Audio Sources - Full Text Articles

Investors are hooked on the ‘heroin’ of Fed rate cuts but the focus will turn to earnings gloom, Morgan Stanley’s top strategist says

mike wilson morgan stanley bloomberg tvMarkets are hooked on the “heroin” of potential Federal Reserve interest rate cuts, according to Morgan Stanley’s chief US equity strategist Mike Wilson.

Bloomberg TV

  • The Federal Reserve’s not going to start cutting interest rates soon, Morgan Stanley’s top strategist said.
  • When investors realize that, the focus will shift to the weakness in earnings, Mike Wilson told CNBC.
  • “There’s no ‘heroin’, so to speak – we’re going to price to fundamentals, which are clearly deteriorating in our view,” he said.

Investors are hooked on the “heroin” of potential Federal Reserve interest-rate cuts but could receive a rude awakening after the central bank’s Wednesday statement, according to Morgan Stanley’s chief US equity strategist.

Mike Wilson said he’s expecting the market to soon shift its focus to weakening corporate earnings rather than the Fed slashing rates – and he thinks stocks will lose their shine as a result.

“Once this event gets past us, and the market realizes the Fed’s not cutting rates — there’s no ‘heroin’, so to speak —we’re going to price to fundamentals, which are clearly deteriorating, in our view,” he told CNBC’s “Fast Money” Tuesday.

The Fed’s Federal Open Market Committee concludes its two-day meeting later Wednesday, when Chair Jerome Powell is set to share policymakers’ latest interest-rate decision. Over 99% of traders expect the central bank to raise rates by 25 basis points this month, according to CME Group’s Fedwatch Tool.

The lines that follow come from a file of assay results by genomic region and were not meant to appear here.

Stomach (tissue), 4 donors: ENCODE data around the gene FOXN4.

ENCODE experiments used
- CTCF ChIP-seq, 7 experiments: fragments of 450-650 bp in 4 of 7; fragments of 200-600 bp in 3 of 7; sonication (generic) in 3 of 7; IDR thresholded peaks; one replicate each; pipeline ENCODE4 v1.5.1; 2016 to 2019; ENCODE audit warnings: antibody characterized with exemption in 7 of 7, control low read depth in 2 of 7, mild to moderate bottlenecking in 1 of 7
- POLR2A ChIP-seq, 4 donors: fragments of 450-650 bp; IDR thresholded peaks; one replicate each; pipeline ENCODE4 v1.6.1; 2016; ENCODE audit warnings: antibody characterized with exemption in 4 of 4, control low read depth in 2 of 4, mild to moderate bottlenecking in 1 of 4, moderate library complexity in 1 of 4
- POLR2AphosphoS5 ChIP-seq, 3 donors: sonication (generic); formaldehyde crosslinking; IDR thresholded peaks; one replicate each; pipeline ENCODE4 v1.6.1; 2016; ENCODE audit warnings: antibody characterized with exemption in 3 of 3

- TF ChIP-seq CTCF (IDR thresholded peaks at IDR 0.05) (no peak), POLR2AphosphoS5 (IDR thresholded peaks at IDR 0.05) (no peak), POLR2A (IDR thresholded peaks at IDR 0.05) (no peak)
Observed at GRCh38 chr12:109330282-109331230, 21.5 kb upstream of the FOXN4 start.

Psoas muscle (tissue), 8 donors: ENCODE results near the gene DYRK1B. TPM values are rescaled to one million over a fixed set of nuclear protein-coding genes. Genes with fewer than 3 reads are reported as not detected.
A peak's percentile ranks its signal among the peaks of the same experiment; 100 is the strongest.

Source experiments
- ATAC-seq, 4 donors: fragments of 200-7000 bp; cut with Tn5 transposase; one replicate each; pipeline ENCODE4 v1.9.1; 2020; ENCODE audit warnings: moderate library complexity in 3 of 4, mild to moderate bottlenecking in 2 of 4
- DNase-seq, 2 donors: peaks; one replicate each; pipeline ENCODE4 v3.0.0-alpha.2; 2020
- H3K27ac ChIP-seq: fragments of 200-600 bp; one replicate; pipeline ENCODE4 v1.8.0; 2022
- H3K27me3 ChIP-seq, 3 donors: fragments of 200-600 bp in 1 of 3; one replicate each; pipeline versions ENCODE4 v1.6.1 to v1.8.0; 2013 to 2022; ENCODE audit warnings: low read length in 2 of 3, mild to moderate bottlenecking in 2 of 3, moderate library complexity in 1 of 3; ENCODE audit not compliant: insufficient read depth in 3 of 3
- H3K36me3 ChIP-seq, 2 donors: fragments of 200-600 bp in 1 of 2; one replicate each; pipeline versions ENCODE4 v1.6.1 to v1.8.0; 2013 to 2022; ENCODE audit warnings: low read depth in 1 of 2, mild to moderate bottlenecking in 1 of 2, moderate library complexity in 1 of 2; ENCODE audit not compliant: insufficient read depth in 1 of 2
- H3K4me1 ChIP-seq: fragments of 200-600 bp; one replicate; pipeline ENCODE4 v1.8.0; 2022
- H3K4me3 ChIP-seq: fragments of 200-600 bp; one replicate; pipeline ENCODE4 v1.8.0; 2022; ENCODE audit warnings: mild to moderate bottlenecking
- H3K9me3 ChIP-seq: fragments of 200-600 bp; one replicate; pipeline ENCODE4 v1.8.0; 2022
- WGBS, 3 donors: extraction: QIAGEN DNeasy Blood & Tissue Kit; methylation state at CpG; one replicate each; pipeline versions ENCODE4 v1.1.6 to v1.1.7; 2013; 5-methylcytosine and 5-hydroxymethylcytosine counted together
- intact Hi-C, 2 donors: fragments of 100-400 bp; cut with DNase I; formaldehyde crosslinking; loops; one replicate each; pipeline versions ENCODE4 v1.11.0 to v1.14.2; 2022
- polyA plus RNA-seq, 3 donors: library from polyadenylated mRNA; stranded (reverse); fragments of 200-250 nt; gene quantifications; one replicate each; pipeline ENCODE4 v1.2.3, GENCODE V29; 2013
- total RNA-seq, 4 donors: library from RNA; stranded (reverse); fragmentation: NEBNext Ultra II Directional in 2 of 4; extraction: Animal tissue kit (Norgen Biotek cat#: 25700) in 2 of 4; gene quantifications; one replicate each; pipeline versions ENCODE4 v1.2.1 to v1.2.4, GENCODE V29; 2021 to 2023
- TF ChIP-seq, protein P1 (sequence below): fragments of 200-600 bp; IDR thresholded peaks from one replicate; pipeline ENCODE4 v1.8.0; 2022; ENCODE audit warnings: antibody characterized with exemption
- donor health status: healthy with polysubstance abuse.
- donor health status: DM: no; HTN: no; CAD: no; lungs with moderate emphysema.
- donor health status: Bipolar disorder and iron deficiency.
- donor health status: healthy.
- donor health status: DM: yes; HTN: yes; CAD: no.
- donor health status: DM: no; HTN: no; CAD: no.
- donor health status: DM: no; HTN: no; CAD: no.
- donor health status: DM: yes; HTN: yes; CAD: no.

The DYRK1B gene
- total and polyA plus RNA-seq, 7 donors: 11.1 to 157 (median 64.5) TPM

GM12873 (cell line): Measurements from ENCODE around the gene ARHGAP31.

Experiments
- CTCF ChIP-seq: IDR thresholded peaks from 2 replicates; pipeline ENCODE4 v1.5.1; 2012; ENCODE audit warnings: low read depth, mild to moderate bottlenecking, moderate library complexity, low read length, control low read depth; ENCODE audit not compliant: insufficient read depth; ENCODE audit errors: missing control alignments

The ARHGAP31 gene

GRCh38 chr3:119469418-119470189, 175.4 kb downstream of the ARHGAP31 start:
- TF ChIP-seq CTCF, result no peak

In 2022, the US central bank raised the cost of borrowing from near-zero to around 4.5% in a bid to tame inflation running at 40-year highs. But with once-soaring prices starting to cool, many investors now expect the Fed to start cutting rates by the end of 2023.

Wilson said that January’s stock market rally could actually encourage the Fed to hold interest rates higher for longer, in a bid to crush any bubbly exuberance that might fuel further run-ups in inflation.

“They’ve done the hard work, they’ve got rates to 4.5% — like, why quit now? Particularly with the froth coming back now – financial conditions are actually where they were a year ago, when they started raising rates,” he told CNBC.

“So there’s no incentive for them to do it. But I’ve got no idea what they’re going to do.”

Stocks broke out of 2022’s downturn by rallying in January. The benchmark S&P 500 stock index jumped 6.2% in the month, and the tech-heavy Nasdaq Composite climbed 10.7%.

But many strategists have put the gains down to investors’ blindly focusing on hypothetical Fed rate cuts while ignoring other factors, such as earnings. Corporate earnings look set to weaken over the next quarter due to the threat of a potential recession.

BlackRock’s Karim Chedid told Insider last month that investors can no longer rely on the old investing playbook that would expect for the Fed to pivot later in 2023, while top economist Mohamed El-Erian has repeatedly warned of potential headwinds that could disrupt the breathless rally.

“We’re such an equity culture, everybody wants to put the equity cart in front of the horse – that’s not the way it works, and it’s a mistake,” Wilson said. “For US equities, it’s going to be a reflection of when we think earnings are closer to reality and valuations reflect that too.”

“It’s a two-way story,” he added. “The Fed will be part of that story, but I think it’ll be cutting rates long after the market has bottomed.” 

“That’s my general view, because the Fed is going to have to hold firm. I think they’re going to do their job.”

Read more: There’ll be a reckoning for investors who don’t adjust to a brand new investment playbook, says BlackRock iShares strategist

Read the original article on Business Insider